SPECIAL ABILITIES: Rabbits are quicker than most other intelligent animals, and have a movement of 150'(50'). Additionally, beginning at 3rd level, rabbits are able to cast spells as a magic-user 2 levels below their current level (e.g., rabbits at 3rd level are able to use spells as a 1st level magic-user, at 4th level are able to use spells as a 2nd level magic-user, and so on). Furthermore, rabbits may use any magic item permitted to magic-users. Finally, rabbits fight and save as halflings of the same level.

Level Title Exp. Points Hit Dice Spells
1 2 3
1 Rabbit Assistant 0 1d4 - - -
2 Rabbit Shuffler 3,500 2d4 - - -
3 Rabbit Seer 7,000 3d4 1 - -
4 Rabbit Medium 14,000 4d4 2 - -
5 Rabbit Conjurer 28,000 5d4 2 1 -
6 Rabbit Magician 56,000 6d4 2 2 -
7 Rabbit Enchanter 110,000 7d4 2 2 1
8 Rabbit Warlock 220,000 8d4 2 2 2


Tomorrow... otters, skunks, squirrels, and weasels!

Sunday, September 28, 2014

BX Psionics Playtest Signup

Many will heed the call. Few will be chosen.

Send your answers to the following questions to:
psionics(at)newbigdragon(dot)com
(Feel free to copy and paste the text below)

There are no wrong answers to any questions (be truthful). I'm seeking all types.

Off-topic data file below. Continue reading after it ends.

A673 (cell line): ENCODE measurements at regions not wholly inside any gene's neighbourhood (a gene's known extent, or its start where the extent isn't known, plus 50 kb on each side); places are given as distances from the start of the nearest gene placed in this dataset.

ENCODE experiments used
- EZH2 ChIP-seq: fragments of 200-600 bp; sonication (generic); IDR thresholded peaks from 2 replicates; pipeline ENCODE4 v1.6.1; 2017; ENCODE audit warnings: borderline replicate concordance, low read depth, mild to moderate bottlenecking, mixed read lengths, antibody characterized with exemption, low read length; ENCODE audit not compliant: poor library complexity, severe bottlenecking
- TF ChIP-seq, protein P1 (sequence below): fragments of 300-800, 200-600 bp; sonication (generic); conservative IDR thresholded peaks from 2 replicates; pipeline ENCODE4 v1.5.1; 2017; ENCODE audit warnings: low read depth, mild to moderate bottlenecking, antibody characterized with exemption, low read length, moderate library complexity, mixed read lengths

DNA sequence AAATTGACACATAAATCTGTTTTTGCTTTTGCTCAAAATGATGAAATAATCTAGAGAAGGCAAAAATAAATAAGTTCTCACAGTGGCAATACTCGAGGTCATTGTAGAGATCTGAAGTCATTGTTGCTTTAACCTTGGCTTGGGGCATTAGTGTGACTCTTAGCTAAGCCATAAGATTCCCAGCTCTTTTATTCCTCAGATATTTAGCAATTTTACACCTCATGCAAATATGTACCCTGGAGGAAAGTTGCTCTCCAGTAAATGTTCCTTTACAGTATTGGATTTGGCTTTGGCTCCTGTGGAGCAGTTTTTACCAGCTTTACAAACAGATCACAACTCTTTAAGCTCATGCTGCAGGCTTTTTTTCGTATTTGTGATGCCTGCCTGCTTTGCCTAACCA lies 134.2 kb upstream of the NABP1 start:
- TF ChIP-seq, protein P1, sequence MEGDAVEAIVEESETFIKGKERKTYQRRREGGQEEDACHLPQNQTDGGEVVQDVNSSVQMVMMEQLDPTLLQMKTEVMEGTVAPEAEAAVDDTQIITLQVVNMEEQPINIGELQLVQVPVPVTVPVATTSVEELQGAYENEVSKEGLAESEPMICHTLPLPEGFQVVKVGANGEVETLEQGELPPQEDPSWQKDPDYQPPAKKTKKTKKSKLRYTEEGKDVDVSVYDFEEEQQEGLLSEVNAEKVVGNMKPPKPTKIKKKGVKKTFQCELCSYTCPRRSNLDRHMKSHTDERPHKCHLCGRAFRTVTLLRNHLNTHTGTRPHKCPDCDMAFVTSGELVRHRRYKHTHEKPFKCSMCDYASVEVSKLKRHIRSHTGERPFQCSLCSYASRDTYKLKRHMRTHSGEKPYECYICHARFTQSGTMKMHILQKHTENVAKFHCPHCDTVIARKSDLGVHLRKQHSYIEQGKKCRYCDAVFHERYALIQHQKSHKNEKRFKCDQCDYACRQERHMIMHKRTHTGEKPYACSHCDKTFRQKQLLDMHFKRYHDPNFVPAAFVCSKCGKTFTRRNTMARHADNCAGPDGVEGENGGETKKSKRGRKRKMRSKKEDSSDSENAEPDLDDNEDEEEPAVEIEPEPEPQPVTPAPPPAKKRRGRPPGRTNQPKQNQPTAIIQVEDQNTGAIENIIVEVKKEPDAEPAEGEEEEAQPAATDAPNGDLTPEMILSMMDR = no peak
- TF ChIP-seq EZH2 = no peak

Your name (that you go by):

Your name as you'd like it to appear in credits:

Your primary game edition (choose one of the following)
OD&D -or- Swords & Wizardry -or- BX D&D -or- Labyrinth Lord -or- AD&D -or- OSRIC?

How familiar are you with BX D&D (including BECMI but not Labyrinth Lord)?

How familiar are you with Labyrinth Lord (including AEC, but not including BX or BECMI D&D)?

Have you have used psionics in D&D before?
(If yes, which editions?)

Do you have a group already assembled that you plan to include on playtesting of these rules?
(If yes, how many in group?)

Which of the following playtesting scenarios
will you be able to perform over the next few weeks?
(Choose all that apply: launch a new campaign, incorporate into existing campaign,
one-off adventuring, just want to run some combat scenarios)?

How many hours a week can you REASONABLY and TRUTHFULLY
spend playtesting over the next 3-4 weeks
(not including any time required to read or become familiar with the rules)?

1 more illustration down, 8 to go!

This is one of those illustrations for the Creature Compendium that I've putting putting off for a while. It's a re-do of a re-do. I think that's why I've been pushing this one off for so long. Then yesterday, while hanging at Starbucks and sipping my grandé nonfat 2 Splenda latte, I decided to abandon my original intention for the illustration and just sketch from scratch. Seems to have worked out pretty well. This leaves only 8 illustrations to finish before I feel like the book is pretty-close-to-complete. 7 of those will be easy/no-brainers. The eighth, well, it's actually a full page illustration that will feature 7 different monsters on the same page (the animal mummies).

BTW, if you want the stats for the creature in the illustration below(the carriage worm), or if you just want to see the original illustration (before the first re-do), you can find them here.